After desktops and phones, Ubuntu is now bringing its Linux distribution to tablets. Coming Thursday, preview images for Google's Nexus tablets will be released, so we can all get a good long look at what Canonical is cooking up. They've published a YouTube video which details all that Ubuntu has to offer for tablets, and to be honest, it's looking quite good.
Nexus 4 users are finally beginning to receive their Android 4.2.2 update, about 48 hours after it was first spotted on Galaxy Nexus, Nexus 7, and Nexus 10 devices. Users of LG and Google's latest Nexus handset may find themselves losing a desirable feature, though—AnandTech reports that an update to the phone's baseband software included in Android 4.2.2 appears to completely disable its partial, unofficial LTE support.
The tablet wars are hotting up ahead of Christmas 2012, and not just in the hugely competitive 7in segment, where the iPad mini and Google Nexus 7 are battling it out for holiday supremacy; there's more choice than ever in the full form factor market as well.
One of the reasons we liked the Nexus 7 so much was that it felt like a 7-inch tablet done right. Neither the form factor nor the $199 price point were new—Samsung, Amazon, Barnes & Noble, and others were all pushing 7-inch Android tablets—but the ASUS-Google joint was the first whose hardware, software, and price came together to make a convincing case for a smaller tablet.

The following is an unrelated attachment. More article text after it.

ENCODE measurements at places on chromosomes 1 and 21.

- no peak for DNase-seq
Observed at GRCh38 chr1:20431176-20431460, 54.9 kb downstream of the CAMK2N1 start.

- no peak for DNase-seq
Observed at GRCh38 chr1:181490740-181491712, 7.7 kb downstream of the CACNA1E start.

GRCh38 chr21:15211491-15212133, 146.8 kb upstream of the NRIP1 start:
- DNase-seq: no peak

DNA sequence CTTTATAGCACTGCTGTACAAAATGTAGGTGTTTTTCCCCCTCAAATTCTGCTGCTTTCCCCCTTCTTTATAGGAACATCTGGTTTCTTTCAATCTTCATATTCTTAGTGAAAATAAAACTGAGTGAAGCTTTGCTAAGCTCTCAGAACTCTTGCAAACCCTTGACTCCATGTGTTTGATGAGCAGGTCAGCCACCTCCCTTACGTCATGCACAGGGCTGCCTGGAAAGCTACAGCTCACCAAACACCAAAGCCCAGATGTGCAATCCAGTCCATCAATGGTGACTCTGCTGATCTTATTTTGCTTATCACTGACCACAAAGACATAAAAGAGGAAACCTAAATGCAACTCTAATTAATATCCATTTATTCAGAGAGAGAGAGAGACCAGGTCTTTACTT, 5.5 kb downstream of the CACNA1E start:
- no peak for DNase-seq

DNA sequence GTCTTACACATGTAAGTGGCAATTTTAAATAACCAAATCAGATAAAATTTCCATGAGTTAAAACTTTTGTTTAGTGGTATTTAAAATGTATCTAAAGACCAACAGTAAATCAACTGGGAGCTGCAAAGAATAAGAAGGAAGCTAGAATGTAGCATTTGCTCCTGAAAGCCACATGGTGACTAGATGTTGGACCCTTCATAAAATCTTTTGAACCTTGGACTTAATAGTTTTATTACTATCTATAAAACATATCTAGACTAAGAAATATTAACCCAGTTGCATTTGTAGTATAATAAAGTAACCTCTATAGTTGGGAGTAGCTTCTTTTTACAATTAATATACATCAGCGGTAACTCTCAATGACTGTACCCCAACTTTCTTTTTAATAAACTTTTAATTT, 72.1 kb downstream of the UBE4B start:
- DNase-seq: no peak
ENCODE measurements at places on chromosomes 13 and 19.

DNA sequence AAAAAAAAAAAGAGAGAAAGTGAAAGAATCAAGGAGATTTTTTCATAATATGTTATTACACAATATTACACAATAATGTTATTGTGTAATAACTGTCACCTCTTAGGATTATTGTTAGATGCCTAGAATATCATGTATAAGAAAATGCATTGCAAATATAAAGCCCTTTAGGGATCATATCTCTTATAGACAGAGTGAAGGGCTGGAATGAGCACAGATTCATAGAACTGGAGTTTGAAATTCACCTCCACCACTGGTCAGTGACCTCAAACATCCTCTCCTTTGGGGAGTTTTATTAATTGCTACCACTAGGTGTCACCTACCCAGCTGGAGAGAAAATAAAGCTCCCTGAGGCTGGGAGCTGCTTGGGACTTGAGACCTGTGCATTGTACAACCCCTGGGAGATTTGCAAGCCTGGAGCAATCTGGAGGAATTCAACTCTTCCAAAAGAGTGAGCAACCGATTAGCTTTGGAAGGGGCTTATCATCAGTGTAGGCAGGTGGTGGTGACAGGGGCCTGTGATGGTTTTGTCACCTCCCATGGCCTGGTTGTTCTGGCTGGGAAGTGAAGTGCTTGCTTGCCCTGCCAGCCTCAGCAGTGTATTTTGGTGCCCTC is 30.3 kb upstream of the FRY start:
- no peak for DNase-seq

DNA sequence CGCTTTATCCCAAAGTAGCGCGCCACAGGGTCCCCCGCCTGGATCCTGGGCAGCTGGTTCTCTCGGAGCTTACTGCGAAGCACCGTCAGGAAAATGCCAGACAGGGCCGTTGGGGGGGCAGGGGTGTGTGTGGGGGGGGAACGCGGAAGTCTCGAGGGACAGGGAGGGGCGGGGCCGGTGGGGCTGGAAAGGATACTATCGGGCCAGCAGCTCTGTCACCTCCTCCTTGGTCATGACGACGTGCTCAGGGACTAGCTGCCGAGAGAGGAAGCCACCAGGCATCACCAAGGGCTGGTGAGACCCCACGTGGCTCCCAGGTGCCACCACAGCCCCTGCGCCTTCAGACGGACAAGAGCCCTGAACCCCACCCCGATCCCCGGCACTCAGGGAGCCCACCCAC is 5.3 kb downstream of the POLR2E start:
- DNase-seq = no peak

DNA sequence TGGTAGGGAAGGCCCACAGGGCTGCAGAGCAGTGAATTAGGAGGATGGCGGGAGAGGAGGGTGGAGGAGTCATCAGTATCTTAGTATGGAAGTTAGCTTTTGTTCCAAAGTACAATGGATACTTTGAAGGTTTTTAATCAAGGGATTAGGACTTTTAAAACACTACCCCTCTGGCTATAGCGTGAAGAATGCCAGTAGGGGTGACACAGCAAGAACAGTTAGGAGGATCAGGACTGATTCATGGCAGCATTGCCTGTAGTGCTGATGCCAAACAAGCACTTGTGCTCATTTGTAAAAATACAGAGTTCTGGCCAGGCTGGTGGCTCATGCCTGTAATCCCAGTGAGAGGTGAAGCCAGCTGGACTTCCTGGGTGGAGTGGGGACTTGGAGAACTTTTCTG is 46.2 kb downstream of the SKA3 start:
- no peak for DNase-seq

In April, Google started selling unlocked Samsung Galaxy Nexus smartphones from its own store, for $399 a pop. Six days ago, the price dropped to $349. Now, however, the phone is listed as "coming soon" on Google's website. We're not sure whether Google is simply updating the boxed handsets to Android 4.1 Jelly Bean, obeying a preliminary injunction in federal court to stop sales, or applying a software patch to avoid said ban. Or, maybe the company just ran out of handsets due to early Android 4.1 adopters and those hoping to get a Galaxy Nexus assuming they'll be banned?